ESAMA's Story

 

ESAMA started operation in 1976 as an organization of volunteers under the name Alberta Cult Education. They had no official status until 1985 when they became a registered charitable society known as the Edmonton Society Against Mind Abuse 1985 (ESAMA).


The initial founder was a mother whose son fell victim to a high demand/cultic group. She was instrumental in the growth of the society until her retirement in 2011. The original board included: a social worker, nurse, lawyer, research clerk and a business man. Their stated purpose was to promote public awareness about organizations that act to exploit individuals through mind abuse - subversion and control of members' personalities and behaviors. Awareness was and continues to be spread through all forms of public education, such as workshops, seminars, one-on-one counseling, group work, and through the operation of a 24-hour information/intake line.

 

ESAMA continued with the dedication of volunteers who devoted countless hours of their own time to helping get the society started. The society didn’t have an office; meetings were held out of a member’s home. Volunteers provided coverage for the 24/7 phone line.

 

In 1994, ESAMA held a 3 day conference in Red Deer called “Cults: A Mental Health Issue. The society co-sponsored the conference with the Red Deer Regional Hospital's Department of Psychiatry. Funding for the conference was met through donations, as well as volunteered time from various speakers.


In 1996, a follow up conference was held in Red Deer with the same topic as was used at the 1994 conference with a focus on recovery, as well as a half-day workshop on “Cults in the Workplace.” Funding for the conference was through Alberta Mental Health and the Alberta Wild Rose Foundation.


In 1999, a two-day conference was held in Edmonton: “Cults-Families in Crisis. The Need is NOW”. Funding assistance was through donation and speakers volunteering their time.  


In 2000, ESAMA made a societies application to AlCB to raise funds to hire staff and carry on the work of the society. They were approved.

In 2002, ESAMA held their first casino. Casinos have occurred every two years and are currently the major source of funding for operations of the society.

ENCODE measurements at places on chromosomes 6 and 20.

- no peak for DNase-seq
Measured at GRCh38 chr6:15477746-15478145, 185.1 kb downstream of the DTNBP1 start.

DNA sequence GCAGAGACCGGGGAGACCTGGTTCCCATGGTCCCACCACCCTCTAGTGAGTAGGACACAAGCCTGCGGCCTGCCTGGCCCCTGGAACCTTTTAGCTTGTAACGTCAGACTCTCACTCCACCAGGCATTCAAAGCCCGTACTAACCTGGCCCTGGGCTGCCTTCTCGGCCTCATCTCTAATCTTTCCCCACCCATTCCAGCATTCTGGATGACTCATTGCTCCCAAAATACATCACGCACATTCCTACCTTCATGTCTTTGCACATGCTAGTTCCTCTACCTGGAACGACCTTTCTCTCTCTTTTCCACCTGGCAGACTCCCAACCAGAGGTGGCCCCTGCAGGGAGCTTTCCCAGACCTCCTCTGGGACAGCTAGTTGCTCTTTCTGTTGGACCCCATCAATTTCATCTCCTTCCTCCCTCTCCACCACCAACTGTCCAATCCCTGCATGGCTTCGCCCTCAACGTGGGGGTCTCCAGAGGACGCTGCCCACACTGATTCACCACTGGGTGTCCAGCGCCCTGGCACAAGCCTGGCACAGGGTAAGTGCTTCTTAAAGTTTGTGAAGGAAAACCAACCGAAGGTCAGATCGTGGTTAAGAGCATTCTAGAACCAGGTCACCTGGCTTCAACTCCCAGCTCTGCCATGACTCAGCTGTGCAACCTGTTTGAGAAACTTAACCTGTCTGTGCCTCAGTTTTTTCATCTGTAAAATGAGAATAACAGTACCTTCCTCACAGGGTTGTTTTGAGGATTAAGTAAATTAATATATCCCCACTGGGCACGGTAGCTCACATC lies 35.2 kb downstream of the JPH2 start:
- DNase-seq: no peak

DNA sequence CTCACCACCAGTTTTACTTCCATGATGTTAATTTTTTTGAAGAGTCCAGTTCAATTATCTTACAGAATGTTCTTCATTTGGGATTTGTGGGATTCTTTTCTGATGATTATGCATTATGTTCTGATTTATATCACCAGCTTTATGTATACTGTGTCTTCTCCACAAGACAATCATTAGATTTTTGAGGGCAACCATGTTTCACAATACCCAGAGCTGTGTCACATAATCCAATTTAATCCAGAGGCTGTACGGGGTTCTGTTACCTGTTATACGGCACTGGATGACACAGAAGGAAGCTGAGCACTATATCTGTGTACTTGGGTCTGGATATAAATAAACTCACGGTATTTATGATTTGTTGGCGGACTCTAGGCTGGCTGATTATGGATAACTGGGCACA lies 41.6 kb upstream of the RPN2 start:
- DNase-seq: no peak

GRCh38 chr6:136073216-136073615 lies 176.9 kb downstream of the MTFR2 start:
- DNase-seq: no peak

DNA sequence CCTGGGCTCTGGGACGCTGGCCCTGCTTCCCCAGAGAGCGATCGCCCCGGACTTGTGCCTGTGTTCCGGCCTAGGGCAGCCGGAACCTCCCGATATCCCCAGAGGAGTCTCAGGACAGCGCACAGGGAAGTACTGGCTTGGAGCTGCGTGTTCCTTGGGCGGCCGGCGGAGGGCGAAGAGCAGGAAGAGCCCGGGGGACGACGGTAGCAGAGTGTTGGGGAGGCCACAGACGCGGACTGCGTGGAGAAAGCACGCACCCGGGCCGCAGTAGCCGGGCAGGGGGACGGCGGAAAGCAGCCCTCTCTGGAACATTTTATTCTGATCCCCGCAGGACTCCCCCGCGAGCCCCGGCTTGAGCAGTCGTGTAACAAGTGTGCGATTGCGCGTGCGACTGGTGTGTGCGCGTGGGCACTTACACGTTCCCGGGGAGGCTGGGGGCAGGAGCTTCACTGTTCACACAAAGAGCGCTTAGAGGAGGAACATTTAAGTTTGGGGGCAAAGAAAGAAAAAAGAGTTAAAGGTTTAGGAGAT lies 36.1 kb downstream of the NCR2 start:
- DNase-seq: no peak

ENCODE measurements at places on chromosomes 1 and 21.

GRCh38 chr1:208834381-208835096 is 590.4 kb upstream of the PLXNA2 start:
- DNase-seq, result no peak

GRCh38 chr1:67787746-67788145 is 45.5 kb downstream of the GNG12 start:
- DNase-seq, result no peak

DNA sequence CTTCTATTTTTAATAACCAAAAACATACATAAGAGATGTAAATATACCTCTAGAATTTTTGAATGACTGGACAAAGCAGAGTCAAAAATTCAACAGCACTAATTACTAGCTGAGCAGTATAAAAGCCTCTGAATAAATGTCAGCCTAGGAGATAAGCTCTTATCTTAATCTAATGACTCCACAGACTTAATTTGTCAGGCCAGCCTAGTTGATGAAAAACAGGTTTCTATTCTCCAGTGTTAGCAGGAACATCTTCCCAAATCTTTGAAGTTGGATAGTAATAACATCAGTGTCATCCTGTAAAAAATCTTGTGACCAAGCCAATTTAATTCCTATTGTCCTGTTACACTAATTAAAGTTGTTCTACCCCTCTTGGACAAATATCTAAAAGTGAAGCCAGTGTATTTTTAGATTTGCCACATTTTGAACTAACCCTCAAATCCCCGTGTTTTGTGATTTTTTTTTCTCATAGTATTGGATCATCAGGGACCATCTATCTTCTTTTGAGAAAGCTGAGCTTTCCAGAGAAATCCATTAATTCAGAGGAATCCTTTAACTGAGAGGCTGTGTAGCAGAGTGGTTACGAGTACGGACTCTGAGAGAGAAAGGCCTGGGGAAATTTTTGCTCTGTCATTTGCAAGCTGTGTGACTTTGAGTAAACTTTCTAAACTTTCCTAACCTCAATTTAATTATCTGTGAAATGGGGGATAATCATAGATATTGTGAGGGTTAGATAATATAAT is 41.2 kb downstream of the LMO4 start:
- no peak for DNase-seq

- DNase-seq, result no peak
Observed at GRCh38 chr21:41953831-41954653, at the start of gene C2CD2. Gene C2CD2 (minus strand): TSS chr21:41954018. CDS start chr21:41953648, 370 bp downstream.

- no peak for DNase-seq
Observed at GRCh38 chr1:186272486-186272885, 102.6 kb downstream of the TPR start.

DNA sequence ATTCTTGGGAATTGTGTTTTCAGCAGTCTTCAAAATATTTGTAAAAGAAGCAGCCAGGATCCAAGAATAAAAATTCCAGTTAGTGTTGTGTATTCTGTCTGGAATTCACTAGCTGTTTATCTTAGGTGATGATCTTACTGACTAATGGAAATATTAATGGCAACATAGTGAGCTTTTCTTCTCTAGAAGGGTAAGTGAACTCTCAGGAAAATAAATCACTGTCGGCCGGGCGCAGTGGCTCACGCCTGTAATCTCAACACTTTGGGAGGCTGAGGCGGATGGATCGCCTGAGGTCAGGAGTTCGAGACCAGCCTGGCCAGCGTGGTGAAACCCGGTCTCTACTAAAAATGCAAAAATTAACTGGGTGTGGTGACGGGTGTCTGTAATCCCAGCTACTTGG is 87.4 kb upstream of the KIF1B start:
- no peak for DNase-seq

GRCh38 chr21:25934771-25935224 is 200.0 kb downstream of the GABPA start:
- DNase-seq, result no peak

In 2003, the society established their first official office in the industrial area of Edmonton.

 

In 2004,

 

  • “Understanding Cults: Violence of Innocence“ International Conference was held in Edmonton. The conference was sponsored by the University of Alberta, the International Cultic Studies Association (known at that time as the American Family Foundation) and ESAMA. Presenters and participants from around the world got together to share research, experiences and strategies. This conference marked the first time that an international conference of this magnitude was held in Canada.
  • The society was approached by ITV to do a program on “Marketing Cults in Edmonton”. A live program was presented and taped for mass distribution to 527 high schools and colleges within Alberta as part of the CALM (Career & Life Management) curriculum  for the next four years. Funding for the video was through the Better Business Bureau.


In 2011, the office was moved to a more central location so that the ESAMA’S increased involvement with community agencies, clients, and groups could be increased through ease of access.


Today, ESAMA has two part-time outreach workers who are providing services to Edmonton and other areas. Three groups meetings are being held on a regular basis: a group for parents whose children are involved in high demand/cultic groups, and ex-members group, and a group for women who have left situations of mind control/co-dependency and whose continued vulnerability leads them into similar relationships.


ESAMA’S focus continues to be on the education of groups such as professionals, students, and youth through community workshops, one-on-one help, support groups, and through the operation of a 24 hour information/intake line.


The majority of ESAMA's referrals are self-referrals, from the community or other professionals.